FIRST THINGS


| December 2004



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Leslie McManusLeslie McManus

Necessity is the mother of invention. Nothing spurs progress as surely as need. In an article recalling the 'marsh' tractor of his youth (see page 28 of this issue), Ervin Briese remembers a time when wild marsh hay was fed to livestock. The wild hay had little nutritive value, he notes, but the price was right: Other than the labor and tractor involved in harvesting, it was free.

Ervin goes on to recount the process of building a marsh tractor, a machine used for only one function: to harvest wild hay. The marsh tractor was an early exercise in recycling, putting to work a Model T Ford running gear, wheels and rear frame from a grain binder, and extensions from an old lumber wagon. The creation was, as he notes, ingenious; but also very resourceful. And it was only the beginning. Years later, Ervin disassembled that homemade contraption, recycling once again. Side rails from the frame went into a two-wheel trailer that he's still using 50 years later... sprockets from the bull wheels form the base of a stool made from a dump rake seat ... and the engine itself was put in order and sold for parts.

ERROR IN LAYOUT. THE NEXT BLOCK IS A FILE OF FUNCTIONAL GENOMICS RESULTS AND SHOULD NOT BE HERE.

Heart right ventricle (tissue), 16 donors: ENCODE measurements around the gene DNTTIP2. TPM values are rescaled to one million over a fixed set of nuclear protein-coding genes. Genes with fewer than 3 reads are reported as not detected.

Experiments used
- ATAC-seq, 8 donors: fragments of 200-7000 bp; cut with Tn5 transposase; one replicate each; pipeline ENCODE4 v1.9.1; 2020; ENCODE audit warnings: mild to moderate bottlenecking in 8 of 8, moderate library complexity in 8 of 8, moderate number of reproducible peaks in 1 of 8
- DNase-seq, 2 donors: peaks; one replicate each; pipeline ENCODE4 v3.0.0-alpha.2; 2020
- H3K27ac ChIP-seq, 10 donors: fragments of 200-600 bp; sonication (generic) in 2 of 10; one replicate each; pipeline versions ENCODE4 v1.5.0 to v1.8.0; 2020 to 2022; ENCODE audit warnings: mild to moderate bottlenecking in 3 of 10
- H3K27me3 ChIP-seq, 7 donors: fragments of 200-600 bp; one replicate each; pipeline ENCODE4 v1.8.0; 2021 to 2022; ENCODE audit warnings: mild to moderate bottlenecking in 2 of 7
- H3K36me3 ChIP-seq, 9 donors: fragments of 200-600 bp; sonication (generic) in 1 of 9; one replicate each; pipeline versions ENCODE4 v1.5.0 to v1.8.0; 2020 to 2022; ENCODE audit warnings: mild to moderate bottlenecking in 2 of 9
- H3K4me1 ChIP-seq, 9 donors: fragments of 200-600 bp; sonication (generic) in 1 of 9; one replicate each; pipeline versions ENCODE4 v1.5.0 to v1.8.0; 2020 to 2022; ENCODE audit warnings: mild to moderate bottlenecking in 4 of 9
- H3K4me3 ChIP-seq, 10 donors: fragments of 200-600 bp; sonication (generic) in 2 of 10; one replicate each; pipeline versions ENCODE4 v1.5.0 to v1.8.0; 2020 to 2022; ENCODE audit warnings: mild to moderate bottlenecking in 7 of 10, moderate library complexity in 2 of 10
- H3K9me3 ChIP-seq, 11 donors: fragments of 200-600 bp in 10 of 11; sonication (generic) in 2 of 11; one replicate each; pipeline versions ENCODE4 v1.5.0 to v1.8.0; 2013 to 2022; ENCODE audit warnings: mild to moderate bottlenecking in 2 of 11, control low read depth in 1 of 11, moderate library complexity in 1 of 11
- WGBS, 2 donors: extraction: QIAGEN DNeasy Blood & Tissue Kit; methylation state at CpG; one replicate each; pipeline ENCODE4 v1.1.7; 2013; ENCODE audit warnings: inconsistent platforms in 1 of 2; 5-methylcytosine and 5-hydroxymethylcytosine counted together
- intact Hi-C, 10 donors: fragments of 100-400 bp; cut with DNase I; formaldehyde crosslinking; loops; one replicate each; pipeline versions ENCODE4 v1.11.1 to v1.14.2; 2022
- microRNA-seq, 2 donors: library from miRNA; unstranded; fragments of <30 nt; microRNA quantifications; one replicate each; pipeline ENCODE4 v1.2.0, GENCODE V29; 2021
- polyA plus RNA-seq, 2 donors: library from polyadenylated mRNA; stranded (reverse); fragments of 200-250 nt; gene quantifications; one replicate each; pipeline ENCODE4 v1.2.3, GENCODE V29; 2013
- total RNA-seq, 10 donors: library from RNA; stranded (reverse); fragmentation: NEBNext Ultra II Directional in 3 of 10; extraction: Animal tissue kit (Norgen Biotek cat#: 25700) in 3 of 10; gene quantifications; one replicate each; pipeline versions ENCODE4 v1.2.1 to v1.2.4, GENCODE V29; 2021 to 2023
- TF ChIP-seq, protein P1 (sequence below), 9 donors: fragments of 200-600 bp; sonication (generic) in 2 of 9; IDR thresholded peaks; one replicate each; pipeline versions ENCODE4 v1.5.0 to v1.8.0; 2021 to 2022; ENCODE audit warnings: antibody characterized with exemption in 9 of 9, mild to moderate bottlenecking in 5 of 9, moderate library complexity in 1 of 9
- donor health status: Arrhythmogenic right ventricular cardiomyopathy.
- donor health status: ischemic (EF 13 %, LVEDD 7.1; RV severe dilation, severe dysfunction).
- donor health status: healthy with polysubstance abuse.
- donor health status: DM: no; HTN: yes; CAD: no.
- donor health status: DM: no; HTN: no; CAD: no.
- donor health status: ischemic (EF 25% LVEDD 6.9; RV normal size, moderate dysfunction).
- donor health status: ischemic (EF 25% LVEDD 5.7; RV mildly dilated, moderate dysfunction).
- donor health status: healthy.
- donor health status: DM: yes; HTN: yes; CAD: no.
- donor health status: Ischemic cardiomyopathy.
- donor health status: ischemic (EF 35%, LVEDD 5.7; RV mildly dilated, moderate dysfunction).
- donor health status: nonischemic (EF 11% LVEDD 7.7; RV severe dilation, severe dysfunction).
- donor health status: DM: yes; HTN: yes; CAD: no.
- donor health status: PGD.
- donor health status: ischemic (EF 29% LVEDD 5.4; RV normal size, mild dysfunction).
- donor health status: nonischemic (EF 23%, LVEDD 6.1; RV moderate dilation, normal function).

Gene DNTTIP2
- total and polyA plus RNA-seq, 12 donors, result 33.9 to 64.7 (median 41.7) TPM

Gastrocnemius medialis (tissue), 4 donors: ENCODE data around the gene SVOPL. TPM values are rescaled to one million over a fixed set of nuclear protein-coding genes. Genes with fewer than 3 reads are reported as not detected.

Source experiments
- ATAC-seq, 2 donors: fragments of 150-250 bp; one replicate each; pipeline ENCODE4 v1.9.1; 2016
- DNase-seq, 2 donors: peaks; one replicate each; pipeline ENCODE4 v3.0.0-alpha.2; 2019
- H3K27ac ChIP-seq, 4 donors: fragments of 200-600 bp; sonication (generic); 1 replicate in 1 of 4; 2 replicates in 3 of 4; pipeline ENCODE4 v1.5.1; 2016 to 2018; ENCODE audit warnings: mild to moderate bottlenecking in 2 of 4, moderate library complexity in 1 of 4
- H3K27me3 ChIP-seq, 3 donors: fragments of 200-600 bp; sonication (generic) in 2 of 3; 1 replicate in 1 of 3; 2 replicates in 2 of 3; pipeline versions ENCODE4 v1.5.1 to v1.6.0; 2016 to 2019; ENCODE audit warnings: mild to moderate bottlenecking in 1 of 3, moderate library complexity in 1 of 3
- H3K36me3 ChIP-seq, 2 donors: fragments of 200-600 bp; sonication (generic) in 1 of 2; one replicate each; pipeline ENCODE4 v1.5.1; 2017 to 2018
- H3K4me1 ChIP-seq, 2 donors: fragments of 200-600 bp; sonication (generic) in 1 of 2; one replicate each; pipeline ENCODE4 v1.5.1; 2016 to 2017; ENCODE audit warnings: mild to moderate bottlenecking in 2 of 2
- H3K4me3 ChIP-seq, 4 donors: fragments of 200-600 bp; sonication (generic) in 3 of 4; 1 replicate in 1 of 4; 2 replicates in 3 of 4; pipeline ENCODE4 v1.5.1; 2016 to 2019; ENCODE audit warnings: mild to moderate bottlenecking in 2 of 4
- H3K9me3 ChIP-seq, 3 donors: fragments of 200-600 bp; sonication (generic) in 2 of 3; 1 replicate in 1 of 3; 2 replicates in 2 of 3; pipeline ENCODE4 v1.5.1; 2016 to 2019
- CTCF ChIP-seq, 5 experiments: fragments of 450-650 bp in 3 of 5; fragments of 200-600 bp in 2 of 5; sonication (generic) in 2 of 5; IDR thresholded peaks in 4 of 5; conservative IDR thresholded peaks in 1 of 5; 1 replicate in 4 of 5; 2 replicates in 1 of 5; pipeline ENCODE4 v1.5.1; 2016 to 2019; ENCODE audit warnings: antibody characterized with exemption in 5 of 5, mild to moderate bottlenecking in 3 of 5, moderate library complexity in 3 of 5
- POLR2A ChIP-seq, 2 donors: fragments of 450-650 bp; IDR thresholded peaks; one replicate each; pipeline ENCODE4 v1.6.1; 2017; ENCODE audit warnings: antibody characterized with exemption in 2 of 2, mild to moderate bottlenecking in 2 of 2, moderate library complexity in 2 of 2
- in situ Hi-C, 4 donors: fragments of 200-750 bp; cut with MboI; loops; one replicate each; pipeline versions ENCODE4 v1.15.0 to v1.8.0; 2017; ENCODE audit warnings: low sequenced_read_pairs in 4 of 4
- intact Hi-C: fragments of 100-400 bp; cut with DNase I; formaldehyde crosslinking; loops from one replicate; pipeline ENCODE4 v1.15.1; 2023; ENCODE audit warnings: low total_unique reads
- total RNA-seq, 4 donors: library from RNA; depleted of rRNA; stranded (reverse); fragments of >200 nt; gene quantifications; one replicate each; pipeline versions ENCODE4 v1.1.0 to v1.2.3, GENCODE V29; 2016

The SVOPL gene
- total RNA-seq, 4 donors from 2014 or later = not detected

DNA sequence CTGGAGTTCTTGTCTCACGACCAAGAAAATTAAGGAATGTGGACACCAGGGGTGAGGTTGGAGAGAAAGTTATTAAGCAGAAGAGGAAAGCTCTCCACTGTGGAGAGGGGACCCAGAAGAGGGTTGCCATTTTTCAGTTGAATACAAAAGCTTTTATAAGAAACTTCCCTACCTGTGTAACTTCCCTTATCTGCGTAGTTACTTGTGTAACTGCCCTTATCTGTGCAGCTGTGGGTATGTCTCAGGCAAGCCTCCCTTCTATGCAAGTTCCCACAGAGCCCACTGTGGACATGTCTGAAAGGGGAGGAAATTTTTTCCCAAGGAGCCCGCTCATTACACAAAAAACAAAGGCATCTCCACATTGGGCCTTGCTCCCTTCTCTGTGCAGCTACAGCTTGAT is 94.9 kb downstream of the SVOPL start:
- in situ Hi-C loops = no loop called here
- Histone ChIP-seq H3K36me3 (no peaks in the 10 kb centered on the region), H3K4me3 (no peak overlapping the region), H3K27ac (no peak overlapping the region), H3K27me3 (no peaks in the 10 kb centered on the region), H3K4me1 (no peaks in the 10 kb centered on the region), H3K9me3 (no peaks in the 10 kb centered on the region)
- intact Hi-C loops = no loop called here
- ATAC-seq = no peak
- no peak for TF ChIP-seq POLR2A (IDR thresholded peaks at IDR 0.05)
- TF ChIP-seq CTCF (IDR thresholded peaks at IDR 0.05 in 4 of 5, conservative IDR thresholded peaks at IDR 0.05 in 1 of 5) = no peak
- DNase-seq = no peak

In times gone by, possessions were far less disposable than they are today. Collector Stan Wolf, featured in an article beginning on page 22, counts among his favorite treasures a wagon jack built 150 years ago for his grandfather by a local blacksmith. The piece remains in pristine condition, the reflection of the care it received over the years. 'We take things like this for granted today,' Stan muses. 'Back then you had to take care because you couldn't just go to the farm store and buy another.'

And that's just it. Cash and resources were once much less readily available than they are today. We've come to accept the fact that many of the things we buy are impermanent. Garages, barns, cellars and attics are packed with more things than our grandparents owned in a lifetime, but the lasting value is far less. Perhaps our era of plenty helps us more fully appreciate the workmanship evident in a 150-year-old wagon jack, or the resourcefulness of a farmer who found a way to feed his livestock during the Depression. Still, it begs the question: What remnant of your life, your work, will you leave to your grandchildren?

Leslie McManus, Editor lmcmanus@ogdenpubs.com